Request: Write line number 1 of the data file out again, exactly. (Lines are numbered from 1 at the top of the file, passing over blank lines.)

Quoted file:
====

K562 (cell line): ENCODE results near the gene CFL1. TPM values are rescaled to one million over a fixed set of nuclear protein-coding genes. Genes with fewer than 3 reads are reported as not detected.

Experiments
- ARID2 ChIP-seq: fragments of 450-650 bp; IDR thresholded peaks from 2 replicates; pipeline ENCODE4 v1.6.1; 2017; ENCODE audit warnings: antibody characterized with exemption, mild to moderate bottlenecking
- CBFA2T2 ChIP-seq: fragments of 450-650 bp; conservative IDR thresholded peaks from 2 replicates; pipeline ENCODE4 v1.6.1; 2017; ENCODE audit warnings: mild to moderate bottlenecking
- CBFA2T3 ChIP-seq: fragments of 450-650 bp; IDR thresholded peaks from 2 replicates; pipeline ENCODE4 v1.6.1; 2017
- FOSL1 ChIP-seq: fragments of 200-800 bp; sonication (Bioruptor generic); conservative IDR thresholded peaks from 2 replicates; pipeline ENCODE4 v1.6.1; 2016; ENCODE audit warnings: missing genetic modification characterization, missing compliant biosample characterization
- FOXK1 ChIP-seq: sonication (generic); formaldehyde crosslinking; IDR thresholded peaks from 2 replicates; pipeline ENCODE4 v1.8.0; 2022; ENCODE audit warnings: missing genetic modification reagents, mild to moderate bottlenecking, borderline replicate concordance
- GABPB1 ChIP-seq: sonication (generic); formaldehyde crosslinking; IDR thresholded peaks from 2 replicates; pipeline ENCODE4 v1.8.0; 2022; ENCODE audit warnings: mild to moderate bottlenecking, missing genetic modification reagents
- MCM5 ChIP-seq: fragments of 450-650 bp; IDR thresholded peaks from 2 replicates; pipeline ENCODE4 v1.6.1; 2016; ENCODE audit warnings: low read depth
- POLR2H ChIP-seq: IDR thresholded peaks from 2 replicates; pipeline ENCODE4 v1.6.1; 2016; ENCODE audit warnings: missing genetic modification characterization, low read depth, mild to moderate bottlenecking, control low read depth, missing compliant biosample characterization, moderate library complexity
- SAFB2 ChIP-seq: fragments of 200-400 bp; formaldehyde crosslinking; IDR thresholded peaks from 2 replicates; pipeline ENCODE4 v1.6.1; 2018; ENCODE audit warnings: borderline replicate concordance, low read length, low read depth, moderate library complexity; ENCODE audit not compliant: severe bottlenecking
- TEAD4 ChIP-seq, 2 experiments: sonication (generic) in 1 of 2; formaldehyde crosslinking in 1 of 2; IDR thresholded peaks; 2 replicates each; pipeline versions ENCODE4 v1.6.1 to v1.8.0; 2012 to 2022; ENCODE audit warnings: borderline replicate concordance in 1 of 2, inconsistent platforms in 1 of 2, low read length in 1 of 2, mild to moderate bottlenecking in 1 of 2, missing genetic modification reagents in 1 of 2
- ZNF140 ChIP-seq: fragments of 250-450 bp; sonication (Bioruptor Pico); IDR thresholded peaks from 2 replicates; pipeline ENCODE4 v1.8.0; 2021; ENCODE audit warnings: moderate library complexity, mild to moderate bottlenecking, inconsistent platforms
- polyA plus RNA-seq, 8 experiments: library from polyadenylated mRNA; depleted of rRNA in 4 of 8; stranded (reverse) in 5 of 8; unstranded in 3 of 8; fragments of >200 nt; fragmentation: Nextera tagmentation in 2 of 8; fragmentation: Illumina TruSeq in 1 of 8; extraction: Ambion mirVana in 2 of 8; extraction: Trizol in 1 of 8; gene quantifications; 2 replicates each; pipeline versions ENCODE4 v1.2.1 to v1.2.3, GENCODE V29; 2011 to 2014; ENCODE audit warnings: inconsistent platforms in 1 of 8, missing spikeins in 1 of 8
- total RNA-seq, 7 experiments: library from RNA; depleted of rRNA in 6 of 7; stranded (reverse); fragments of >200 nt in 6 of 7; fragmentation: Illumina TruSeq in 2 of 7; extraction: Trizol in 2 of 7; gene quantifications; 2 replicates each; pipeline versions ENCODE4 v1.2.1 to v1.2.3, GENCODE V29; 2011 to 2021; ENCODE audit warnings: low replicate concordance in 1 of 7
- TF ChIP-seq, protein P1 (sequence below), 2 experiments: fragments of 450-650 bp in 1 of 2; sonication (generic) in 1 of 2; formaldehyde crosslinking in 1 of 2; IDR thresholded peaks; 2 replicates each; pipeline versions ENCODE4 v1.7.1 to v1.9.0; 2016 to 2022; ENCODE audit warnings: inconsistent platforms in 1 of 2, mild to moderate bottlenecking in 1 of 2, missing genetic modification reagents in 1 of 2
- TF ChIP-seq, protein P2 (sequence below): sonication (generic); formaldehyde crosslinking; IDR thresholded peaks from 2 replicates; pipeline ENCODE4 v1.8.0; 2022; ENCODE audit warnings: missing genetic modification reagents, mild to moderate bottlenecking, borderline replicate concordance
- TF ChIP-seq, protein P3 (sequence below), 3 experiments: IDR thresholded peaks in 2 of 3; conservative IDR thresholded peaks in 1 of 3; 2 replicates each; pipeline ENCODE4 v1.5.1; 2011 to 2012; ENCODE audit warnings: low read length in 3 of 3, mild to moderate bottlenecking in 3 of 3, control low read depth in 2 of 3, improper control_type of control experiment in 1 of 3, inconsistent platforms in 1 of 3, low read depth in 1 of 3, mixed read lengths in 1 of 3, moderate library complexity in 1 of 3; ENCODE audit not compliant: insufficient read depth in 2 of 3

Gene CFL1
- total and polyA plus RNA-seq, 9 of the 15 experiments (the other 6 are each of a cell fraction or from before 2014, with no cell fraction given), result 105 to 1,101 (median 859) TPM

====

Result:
K562 (cell line): ENCODE results near the gene CFL1. TPM values are rescaled to one million over a fixed set of nuclear protein-coding genes. Genes with fewer than 3 reads are reported as not detected.